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Pharmacological treatment strategies for lowering prolactin in people with a psychotic disorder and hyperprolactinaemia: A systematic review and meta-analysis.
Schizophr Res. 2020 Jun 02 [Online ahead of print]SR

Abstract

Different therapeutic strategies are used for lowering prolactin concentrations in patients with psychotic disorders with antipsychotic-induced hyperprolactinaemia. We aimed to examine the evidence from open-label studies and randomized clinical trials (RCTs) that studied four prolactin-lowering therapeutic strategies in people with psychotic disorders and hyperprolactinaemia: 1) switching to prolactin-sparing antipsychotics; 2) adding aripiprazole; 3) adding dopamine agonists; and 4) adding metformin. RCTs were included in a meta-analysis. Effect sizes (Hedges' g) of prolactin reductions with each strategy were calculated. Withdrawal rates were also considered. We identified 26 studies. Nine studies explored switching antipsychotic treatment to aripiprazole (n = 4), olanzapine (n = 1), quetiapine (n = 2), paliperidone palmitate (n = 1) or blonanserin (n = 1). Twelve studies tested the addition of aripiprazole. Six studies explored the addition of cabergoline (n = 3), bromocriptine (n = 2) or terguride (n = 1). We also found one meta-analysis testing the addition of metformin to antipsychotic treatment but no other individual studies. A meta-analysis could only be performed for the addition of aripiprazole, the strategy with the best level of evidence. Five RCTs testing the addition of aripiprazole yielded a significant reduction in prolactin concentration compared to placebo (N = 3) or maintaining antipsychotic treatment (N = 2): Hedges' g was -1.35 (CI 95%: -1.93 to -0.76, p < 0.001). The three placebo-controlled RCTs for aripiprazole addition showed similar withdrawal rates for aripiprazole (10.1%) and placebo (11.5%), without significant differences in the meta-analysis. Our study suggests that, in terms of levels of evidence, adding aripiprazole is the first option to be considered for lowering prolactin concentrations in patients with schizophrenia and hyperprolactinaemia.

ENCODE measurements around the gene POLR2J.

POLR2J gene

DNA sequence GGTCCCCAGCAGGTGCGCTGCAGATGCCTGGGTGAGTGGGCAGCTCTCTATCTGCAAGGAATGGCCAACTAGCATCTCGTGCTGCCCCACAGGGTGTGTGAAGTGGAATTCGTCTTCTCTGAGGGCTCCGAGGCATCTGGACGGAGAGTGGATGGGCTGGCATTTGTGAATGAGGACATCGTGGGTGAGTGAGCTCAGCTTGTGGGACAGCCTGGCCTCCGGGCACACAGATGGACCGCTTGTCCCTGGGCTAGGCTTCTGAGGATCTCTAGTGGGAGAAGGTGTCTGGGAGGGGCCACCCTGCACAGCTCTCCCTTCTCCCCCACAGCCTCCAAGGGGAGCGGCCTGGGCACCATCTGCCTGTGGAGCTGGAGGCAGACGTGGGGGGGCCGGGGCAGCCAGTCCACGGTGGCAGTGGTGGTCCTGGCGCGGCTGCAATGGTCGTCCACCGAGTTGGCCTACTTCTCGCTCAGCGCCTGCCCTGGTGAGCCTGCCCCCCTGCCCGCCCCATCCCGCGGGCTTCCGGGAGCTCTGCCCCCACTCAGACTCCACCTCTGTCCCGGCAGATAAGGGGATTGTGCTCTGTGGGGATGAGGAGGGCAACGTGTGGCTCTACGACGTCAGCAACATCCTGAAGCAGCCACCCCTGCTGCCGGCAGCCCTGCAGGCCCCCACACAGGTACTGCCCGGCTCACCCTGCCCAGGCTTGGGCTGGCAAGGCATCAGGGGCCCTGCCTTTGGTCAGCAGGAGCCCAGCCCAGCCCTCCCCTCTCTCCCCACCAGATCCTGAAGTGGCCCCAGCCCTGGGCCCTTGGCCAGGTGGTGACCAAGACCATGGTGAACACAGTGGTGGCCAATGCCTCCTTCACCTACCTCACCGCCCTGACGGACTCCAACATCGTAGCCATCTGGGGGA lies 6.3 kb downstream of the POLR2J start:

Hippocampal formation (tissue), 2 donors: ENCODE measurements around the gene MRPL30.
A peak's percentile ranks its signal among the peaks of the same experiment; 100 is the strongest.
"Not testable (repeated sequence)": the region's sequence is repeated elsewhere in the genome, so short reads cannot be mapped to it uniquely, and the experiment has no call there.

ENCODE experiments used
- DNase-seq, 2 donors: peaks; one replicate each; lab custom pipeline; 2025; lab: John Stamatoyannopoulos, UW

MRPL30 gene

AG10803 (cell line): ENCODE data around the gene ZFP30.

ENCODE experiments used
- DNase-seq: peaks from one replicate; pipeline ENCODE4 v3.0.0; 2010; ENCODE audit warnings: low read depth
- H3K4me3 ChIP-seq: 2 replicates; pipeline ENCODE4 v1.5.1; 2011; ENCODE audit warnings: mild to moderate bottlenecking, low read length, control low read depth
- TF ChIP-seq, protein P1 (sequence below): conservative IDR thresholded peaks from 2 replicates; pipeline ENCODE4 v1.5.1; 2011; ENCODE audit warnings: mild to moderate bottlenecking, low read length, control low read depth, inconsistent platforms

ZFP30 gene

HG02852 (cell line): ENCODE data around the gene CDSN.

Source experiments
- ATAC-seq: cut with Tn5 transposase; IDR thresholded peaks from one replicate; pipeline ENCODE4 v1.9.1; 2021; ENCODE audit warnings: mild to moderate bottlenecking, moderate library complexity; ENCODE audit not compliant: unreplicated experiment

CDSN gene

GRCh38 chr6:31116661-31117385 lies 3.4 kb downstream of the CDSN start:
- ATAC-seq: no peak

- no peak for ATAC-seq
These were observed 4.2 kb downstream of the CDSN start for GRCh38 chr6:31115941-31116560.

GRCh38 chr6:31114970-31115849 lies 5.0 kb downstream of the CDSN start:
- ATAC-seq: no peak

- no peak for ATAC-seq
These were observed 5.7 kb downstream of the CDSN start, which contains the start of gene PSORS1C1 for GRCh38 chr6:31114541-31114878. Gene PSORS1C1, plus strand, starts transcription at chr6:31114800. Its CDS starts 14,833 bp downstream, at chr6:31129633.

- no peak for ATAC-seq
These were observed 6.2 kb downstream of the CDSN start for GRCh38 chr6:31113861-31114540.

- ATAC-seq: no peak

Authors+Show Affiliations

Department of Mental Health, Hospital Universitari Parc Taulí, I3PT. Sabadell, Barcelona, Spain; Department of Psychiatry and Legal Medicine, Universitat Autònoma de Barcelona, Cerdanyola, Spain; Centro de Investigación Biomédica en Red de Salud Mental (CIBERSAM), Spain. Electronic address: jlabad@tauli.cat.Department of Mental Health, Hospital Universitari Parc Taulí, I3PT. Sabadell, Barcelona, Spain; Centro de Investigación Biomédica en Red de Salud Mental (CIBERSAM), Spain.Department of Mental Health, Hospital Universitari Parc Taulí, I3PT. Sabadell, Barcelona, Spain.Centro de Investigación Biomédica en Red de Salud Mental (CIBERSAM), Spain; Barcelona Clinic Schizophrenia Unit, Hospital Clínic, IDIBAPS, University of Barcelona, Spain.Centro de Investigación Biomédica en Red de Salud Mental (CIBERSAM), Spain; University Hospital Virgen del Rocío, IBiS, Departament of Psychiatry, University of Sevilla, Sevilla, Spain.Department of Mental Health, Hospital Universitari Parc Taulí, I3PT. Sabadell, Barcelona, Spain; Department of Psychiatry and Legal Medicine, Universitat Autònoma de Barcelona, Cerdanyola, Spain; Centro de Investigación Biomédica en Red de Salud Mental (CIBERSAM), Spain.Department of Mental Health, Hospital Universitari Parc Taulí, I3PT. Sabadell, Barcelona, Spain; Department of Psychiatry and Legal Medicine, Universitat Autònoma de Barcelona, Cerdanyola, Spain; Centro de Investigación Biomédica en Red de Salud Mental (CIBERSAM), Spain.

Pub Type(s)

Journal Article
Review

Language

eng

PubMed ID

32507371

Citation

Labad, Javier, et al. "Pharmacological Treatment Strategies for Lowering Prolactin in People With a Psychotic Disorder and Hyperprolactinaemia: a Systematic Review and Meta-analysis." Schizophrenia Research, 2020.